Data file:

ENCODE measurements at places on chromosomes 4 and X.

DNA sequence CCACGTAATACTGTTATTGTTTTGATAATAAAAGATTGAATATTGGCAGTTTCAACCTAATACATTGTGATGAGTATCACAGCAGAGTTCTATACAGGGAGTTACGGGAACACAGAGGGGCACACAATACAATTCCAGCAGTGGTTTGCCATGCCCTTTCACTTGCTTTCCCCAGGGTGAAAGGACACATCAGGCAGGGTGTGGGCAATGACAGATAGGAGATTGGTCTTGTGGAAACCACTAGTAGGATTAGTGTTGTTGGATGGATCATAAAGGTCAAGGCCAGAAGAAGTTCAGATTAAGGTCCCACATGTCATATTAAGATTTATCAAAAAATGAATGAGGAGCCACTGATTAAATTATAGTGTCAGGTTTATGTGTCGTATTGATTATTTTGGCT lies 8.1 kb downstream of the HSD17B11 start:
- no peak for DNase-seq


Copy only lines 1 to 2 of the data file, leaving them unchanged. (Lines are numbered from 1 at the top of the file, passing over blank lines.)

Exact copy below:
ENCODE measurements at places on chromosomes 4 and X.

DNA sequence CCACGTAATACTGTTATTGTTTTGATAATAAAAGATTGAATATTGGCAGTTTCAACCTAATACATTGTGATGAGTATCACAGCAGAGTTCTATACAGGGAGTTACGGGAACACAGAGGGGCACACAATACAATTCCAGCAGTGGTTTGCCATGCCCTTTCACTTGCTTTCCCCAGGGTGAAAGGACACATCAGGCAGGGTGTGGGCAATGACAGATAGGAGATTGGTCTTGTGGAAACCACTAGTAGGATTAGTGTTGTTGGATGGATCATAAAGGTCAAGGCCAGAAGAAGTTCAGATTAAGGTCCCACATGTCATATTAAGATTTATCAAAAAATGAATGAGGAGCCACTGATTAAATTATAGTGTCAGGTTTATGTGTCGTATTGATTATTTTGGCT lies 8.1 kb downstream of the HSD17B11 start: